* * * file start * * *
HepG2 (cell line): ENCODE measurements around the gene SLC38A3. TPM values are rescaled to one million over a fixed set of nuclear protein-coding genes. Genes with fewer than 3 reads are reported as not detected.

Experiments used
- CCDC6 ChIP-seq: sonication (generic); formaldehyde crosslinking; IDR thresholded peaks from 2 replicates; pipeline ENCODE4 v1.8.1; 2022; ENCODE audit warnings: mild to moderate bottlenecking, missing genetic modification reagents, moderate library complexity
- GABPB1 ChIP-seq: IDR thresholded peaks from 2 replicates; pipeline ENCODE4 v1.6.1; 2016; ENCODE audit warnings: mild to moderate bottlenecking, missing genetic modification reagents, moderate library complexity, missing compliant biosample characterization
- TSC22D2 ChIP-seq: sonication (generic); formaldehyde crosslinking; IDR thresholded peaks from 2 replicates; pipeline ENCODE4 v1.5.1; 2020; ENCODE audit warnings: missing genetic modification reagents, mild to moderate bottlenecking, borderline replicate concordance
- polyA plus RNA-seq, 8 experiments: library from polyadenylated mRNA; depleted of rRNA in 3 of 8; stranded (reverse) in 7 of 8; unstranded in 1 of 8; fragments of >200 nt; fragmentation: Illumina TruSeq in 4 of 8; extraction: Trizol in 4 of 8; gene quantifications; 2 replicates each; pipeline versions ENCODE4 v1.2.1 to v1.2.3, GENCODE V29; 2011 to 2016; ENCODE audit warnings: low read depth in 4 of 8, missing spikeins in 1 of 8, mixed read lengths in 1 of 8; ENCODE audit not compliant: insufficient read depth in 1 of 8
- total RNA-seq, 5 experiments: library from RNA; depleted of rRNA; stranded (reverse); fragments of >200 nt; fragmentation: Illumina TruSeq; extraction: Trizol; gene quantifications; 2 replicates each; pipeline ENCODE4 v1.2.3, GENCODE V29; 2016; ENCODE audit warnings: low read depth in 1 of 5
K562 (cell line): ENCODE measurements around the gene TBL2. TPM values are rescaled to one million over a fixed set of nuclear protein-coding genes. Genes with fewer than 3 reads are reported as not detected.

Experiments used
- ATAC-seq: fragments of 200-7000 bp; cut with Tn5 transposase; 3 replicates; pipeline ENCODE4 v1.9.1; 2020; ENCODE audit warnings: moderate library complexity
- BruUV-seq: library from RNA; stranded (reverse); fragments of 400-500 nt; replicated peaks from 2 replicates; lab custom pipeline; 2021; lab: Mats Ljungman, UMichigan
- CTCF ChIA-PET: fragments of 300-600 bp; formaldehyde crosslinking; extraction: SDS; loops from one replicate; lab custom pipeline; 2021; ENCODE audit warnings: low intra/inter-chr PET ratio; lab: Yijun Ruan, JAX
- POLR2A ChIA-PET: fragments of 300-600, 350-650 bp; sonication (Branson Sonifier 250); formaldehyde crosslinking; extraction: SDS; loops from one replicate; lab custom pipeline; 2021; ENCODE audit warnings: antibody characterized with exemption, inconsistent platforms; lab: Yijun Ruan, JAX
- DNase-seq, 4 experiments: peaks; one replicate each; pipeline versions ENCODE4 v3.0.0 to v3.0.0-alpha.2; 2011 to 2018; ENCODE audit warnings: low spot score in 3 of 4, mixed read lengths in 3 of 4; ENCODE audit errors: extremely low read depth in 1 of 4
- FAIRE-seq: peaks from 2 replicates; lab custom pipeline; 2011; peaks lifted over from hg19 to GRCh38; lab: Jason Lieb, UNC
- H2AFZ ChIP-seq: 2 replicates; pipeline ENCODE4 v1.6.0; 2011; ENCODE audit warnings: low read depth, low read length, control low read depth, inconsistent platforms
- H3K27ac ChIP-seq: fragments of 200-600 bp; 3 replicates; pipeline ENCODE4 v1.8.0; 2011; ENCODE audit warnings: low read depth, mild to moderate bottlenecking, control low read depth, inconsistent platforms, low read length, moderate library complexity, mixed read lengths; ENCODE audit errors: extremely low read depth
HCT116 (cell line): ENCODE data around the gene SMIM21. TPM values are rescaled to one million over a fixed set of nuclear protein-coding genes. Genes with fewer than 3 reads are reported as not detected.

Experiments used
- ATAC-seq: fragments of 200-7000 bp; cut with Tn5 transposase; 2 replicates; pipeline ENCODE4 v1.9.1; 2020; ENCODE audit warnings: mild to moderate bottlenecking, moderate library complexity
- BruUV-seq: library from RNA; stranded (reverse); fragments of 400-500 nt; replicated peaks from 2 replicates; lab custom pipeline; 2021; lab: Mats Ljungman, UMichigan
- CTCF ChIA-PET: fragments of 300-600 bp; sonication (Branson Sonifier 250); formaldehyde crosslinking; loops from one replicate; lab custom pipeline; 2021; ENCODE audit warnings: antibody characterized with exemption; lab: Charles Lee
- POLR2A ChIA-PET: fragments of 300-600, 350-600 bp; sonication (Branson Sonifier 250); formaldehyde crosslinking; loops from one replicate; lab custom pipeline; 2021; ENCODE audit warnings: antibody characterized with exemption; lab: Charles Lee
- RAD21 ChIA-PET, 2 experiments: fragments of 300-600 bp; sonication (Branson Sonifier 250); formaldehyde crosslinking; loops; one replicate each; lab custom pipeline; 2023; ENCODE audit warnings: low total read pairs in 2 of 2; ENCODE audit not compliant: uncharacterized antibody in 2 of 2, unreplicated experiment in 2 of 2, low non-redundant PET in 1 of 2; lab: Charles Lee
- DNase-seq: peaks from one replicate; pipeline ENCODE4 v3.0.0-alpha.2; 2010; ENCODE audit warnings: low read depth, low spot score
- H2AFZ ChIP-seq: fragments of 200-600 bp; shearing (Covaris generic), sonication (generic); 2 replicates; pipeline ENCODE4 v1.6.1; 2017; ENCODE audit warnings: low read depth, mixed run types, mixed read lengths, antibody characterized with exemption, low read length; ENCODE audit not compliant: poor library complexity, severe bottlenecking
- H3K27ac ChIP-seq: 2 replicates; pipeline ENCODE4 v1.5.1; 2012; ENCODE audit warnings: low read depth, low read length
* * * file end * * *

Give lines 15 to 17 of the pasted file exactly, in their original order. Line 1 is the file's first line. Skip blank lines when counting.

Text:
- FAIRE-seq: peaks from 2 replicates; lab custom pipeline; 2011; peaks lifted over from hg19 to GRCh38; lab: Jason Lieb, UNC
- H2AFZ ChIP-seq: 2 replicates; pipeline ENCODE4 v1.6.0; 2011; ENCODE audit warnings: low read depth, low read length, control low read depth, inconsistent platforms
- H3K27ac ChIP-seq: fragments of 200-600 bp; 3 replicates; pipeline ENCODE4 v1.8.0; 2011; ENCODE audit warnings: low read depth, mild to moderate bottlenecking, control low read depth, inconsistent platforms, low read length, moderate library complexity, mixed read lengths; ENCODE audit errors: extremely low read depth